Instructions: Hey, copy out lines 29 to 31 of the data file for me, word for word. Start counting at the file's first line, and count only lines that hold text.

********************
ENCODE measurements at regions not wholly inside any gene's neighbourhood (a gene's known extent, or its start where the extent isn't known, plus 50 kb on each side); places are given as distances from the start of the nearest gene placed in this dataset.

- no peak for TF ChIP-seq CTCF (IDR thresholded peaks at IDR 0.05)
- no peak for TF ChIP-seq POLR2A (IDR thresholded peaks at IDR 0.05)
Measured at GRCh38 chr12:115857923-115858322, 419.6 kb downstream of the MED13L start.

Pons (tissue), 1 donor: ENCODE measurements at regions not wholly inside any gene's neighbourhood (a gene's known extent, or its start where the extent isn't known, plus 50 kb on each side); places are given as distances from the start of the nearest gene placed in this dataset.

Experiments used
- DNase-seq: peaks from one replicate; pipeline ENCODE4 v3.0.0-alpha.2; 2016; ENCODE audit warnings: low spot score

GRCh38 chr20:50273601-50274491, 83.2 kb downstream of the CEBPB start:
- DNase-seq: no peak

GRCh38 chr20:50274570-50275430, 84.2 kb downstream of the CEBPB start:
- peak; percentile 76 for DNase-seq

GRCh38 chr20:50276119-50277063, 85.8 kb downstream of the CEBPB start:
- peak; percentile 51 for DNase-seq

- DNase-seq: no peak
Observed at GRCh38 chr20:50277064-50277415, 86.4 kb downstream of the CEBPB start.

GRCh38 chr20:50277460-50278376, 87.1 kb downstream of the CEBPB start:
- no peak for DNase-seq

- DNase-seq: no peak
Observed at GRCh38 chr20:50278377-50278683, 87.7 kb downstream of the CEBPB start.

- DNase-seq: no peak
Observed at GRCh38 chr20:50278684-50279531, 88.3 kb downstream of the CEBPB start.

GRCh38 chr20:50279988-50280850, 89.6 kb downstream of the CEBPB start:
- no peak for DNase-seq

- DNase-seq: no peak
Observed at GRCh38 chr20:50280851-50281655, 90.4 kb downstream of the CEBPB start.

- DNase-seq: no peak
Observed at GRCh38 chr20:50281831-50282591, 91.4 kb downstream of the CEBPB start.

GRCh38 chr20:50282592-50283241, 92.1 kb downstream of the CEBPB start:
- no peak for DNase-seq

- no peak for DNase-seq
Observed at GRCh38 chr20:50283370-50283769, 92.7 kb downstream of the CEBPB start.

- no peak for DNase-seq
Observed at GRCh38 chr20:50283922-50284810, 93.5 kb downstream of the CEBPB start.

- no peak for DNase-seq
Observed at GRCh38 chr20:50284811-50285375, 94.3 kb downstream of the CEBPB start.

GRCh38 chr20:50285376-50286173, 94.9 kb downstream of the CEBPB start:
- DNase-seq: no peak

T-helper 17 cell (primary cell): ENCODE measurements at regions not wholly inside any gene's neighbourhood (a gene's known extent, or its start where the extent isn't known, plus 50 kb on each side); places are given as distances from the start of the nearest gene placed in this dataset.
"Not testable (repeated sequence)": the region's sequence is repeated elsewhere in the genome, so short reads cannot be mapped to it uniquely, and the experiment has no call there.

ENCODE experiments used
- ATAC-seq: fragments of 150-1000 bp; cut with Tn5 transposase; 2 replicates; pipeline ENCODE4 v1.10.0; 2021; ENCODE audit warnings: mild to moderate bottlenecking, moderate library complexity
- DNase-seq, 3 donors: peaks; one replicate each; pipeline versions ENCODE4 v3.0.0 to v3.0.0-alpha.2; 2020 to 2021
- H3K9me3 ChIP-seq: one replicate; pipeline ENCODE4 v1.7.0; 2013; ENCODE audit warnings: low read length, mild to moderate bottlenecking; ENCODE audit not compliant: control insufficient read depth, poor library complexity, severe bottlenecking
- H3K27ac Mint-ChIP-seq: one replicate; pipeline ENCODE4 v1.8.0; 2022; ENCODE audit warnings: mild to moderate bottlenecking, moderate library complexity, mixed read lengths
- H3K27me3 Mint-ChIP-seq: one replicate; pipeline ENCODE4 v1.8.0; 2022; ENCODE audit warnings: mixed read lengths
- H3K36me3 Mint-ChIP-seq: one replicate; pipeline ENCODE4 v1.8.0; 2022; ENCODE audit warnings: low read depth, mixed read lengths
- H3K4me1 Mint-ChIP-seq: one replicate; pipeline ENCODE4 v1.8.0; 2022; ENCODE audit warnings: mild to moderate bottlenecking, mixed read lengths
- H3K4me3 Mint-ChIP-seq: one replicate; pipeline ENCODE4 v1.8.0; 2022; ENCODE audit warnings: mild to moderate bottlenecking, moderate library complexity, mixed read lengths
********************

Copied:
- no peak for DNase-seq

- no peak for DNase-seq
Observed at GRCh38 chr20:50283370-50283769, 92.7 kb downstream of the CEBPB start.